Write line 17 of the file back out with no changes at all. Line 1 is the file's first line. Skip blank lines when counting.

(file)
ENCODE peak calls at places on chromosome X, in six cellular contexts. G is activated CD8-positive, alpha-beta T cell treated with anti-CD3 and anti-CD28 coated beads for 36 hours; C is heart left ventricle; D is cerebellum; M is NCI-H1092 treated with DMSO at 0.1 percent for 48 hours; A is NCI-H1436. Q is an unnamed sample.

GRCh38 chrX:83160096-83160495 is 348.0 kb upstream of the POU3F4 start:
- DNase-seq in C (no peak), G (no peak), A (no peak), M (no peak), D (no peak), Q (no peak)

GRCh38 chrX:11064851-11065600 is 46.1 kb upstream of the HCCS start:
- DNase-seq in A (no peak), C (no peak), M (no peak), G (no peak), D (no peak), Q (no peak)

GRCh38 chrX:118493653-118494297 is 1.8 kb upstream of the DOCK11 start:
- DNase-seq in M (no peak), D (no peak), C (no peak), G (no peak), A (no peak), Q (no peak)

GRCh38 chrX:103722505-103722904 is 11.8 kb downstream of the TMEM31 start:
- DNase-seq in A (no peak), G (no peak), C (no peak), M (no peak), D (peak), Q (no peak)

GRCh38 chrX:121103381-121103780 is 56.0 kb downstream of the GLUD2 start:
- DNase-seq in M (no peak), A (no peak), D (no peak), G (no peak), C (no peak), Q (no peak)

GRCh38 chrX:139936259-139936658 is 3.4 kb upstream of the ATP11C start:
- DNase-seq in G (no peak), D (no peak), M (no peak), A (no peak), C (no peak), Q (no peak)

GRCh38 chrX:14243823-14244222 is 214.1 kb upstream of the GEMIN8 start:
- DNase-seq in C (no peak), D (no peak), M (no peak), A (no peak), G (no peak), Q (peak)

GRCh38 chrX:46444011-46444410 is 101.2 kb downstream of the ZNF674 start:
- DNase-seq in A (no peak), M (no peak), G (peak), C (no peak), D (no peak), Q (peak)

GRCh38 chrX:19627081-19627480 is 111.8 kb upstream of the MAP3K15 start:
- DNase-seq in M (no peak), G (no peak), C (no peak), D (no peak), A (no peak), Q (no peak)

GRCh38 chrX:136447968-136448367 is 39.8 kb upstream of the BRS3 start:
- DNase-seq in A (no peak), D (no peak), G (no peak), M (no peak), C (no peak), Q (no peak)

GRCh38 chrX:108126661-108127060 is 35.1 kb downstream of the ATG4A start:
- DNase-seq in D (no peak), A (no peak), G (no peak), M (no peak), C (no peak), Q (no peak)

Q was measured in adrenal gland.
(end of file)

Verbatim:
- DNase-seq in A (no peak), M (no peak), G (peak), C (no peak), D (no peak), Q (peak)